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Canadian Dollar - The Loonie is Soaring, thoughts





LumberJack
As the Canadian Dollar is flirting with 0.95 cents US, make people are saying that it will reach parity with the greenback this year. We are definitely becoming a resource and energy currency. However, I still think we are quite a ways from parity of the US dollar. Our economy won't be able to handle it, especially the manufacturing and tourism sectors. The economies natural checks and balances should start to kick in after as we get closer and closer. I can foresee the central bank raising rates, especially with the inflation data we are seeing. What do you think?

http://www.reuters.com/article/bondsNews/idUSN0524307020070605

TORONTO, June 5 (Reuters) - The Canadian dollar hovered
near its 30-year high versus the U.S. greenback on Tuesday as
commodity prices offered support ahead of domestic jobs data
later this week that could shake the currency.

Domestic bond prices, weighed down recently by a slew of
upbeat economic reports that have firmed expectations for
interest rate hikes, were down again after a rare gain on
Monday.

At 9:10 a.m. (1310 GMT), the Canadian unit was at C$1.0585
to the U.S. dollar, or 94.47 U.S. cents, compared with
C$1.0584, or 94.48 U.S. cents, at Monday's close.

With no major domestic data to influence traders, the
markets seemed content to let the Canadian dollar ride recent
momentum that has seen it hurtling toward parity with the U.S.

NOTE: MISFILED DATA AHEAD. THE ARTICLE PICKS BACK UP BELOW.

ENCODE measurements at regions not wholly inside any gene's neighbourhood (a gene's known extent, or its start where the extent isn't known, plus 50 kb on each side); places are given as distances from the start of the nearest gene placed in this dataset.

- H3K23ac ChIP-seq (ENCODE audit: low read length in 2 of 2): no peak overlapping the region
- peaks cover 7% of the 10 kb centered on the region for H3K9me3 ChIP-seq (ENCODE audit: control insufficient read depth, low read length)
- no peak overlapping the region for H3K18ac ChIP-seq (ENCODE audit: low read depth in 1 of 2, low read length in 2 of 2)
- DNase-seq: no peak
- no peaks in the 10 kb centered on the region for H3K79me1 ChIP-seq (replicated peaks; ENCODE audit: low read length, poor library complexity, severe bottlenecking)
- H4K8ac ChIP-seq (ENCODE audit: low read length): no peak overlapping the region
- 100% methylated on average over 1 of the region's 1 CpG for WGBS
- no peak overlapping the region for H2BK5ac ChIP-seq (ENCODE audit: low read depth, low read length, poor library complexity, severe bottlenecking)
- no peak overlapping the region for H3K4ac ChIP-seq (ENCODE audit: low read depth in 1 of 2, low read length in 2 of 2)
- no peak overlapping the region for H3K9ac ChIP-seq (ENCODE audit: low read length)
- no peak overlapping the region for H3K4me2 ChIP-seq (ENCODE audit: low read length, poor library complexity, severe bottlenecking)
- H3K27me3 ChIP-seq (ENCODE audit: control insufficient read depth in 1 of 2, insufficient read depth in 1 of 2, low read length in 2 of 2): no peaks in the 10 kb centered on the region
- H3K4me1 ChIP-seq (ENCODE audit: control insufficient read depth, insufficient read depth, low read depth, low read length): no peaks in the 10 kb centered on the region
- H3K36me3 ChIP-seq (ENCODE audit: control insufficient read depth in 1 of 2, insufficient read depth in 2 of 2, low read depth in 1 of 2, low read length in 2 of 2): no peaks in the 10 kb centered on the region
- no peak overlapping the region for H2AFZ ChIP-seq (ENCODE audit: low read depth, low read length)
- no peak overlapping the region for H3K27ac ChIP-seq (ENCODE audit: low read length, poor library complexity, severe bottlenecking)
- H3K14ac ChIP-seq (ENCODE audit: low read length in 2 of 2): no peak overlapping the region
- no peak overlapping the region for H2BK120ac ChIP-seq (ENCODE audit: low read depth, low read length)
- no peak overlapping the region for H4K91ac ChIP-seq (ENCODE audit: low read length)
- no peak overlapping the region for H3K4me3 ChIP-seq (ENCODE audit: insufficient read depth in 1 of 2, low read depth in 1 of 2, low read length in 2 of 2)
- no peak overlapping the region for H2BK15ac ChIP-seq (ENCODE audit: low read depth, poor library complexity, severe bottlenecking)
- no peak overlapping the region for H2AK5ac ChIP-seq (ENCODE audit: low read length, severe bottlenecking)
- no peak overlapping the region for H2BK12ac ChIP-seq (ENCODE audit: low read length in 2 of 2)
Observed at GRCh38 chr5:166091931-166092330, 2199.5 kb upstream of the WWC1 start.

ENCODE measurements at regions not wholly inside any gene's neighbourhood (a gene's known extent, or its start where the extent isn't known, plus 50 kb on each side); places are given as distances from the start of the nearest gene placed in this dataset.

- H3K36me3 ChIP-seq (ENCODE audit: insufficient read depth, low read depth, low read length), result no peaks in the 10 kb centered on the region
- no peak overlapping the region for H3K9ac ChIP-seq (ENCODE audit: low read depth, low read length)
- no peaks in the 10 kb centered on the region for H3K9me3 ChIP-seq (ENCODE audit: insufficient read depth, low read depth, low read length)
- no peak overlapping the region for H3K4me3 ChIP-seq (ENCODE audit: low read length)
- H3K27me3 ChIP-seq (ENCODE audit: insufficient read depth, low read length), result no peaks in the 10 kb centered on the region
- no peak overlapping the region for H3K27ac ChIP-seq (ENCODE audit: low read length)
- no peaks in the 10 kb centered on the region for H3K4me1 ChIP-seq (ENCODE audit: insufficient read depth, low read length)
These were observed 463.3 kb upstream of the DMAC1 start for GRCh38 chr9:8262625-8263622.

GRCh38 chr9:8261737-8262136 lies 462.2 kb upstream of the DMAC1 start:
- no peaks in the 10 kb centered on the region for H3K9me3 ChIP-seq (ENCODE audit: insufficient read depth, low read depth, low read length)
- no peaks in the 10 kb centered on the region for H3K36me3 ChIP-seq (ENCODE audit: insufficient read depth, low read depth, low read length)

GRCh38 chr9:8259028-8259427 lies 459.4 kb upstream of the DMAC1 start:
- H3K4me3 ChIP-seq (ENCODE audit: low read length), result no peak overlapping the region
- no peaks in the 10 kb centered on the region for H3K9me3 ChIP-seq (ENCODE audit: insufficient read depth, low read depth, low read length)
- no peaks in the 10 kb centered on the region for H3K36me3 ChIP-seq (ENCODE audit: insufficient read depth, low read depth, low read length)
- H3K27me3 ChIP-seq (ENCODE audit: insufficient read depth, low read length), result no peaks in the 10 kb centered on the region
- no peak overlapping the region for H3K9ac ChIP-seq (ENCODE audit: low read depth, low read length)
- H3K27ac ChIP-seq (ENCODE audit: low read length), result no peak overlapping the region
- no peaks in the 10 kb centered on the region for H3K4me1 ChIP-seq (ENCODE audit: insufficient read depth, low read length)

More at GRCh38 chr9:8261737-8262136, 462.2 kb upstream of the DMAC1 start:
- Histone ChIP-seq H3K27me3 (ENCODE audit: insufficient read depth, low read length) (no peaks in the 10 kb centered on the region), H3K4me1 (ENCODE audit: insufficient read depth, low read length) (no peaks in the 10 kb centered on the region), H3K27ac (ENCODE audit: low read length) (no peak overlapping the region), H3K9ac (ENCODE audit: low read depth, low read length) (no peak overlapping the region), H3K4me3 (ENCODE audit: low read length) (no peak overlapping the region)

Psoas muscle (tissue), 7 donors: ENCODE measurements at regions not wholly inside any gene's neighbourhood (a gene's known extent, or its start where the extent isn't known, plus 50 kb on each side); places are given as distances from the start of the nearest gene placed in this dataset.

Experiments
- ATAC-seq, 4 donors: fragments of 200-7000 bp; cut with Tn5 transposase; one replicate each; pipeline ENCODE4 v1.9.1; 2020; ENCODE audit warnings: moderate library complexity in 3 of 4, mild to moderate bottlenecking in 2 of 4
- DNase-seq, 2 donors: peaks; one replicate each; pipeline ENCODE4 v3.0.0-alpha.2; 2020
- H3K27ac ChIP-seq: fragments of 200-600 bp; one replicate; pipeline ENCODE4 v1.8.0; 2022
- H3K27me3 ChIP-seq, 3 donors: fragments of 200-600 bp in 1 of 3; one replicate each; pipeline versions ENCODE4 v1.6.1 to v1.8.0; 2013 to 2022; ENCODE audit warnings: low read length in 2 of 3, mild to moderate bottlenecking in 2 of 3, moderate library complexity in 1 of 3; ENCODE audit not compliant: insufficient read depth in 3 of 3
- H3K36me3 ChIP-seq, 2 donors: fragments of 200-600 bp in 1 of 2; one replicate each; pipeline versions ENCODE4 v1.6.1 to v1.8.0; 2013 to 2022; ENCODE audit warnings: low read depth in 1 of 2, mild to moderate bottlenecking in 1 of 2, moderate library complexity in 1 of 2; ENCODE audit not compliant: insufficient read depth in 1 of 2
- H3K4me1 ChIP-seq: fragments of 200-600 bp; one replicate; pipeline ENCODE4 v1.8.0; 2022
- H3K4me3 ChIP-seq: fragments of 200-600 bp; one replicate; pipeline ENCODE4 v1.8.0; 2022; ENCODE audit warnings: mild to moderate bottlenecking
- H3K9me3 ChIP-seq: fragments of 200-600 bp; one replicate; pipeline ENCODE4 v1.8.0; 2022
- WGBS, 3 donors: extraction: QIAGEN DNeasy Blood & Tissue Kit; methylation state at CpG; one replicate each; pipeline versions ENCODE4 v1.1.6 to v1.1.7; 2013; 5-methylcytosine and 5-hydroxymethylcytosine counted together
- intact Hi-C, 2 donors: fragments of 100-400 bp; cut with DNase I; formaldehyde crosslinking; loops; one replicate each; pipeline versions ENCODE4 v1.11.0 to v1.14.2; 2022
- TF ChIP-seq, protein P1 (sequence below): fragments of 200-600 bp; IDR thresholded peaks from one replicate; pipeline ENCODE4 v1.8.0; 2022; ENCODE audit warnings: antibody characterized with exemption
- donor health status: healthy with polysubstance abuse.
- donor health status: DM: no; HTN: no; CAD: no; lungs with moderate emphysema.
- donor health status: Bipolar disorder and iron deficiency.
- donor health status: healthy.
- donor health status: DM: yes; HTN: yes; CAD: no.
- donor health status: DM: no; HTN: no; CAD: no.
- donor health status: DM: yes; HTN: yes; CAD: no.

dollar.

But the currency's mostly uninterrupted rise since
mid-March could come to a screeching halt later this week in
the wake of the Canadian May employment data.

"It's going to take something to trigger an inevitable
correction and I think that trigger could be the labor numbers
on Friday," said Carlos Leitao, chief economist at Laurentian
Bank of Canada in Montreal.

"But right now it's just sentiment and momentum. There
really isn't anything other than that at this point and I don't
see any reason for this love affair to stop right now."

The employment data on Friday, when May housing starts and
April merchandise trade reports are also released, is expected
to show the economy added 19,000 jobs, according to a Reuters
survey.

Canadian employment growth had been on a roll until April
figures showed the economy shed jobs for the first time since
last August. Leitao said that, while two straight disappointing
reports would not cause much concern for the economy, it could
hurt the Canadian currency.

"After a string of strong reports it doesn't mean all that
much," said Leitao. "But the market will probably not react
well and that could be the trigger for a (Canadian) dollar
correction."

The Canadian dollar is up about 11 percent since it touched
a 15-month low in February given a mix of robust economic data,
merger-related activity, higher commodity prices, and a weaker
U.S. dollar.

The gains heated up last week as the Bank of Canada said it
would need to tighten monetary policy in the near-term, while a
report on first quarter economic growth came in above
expectations.

Earlier, U.S. Federal Reserve chairman Ben Bernanke said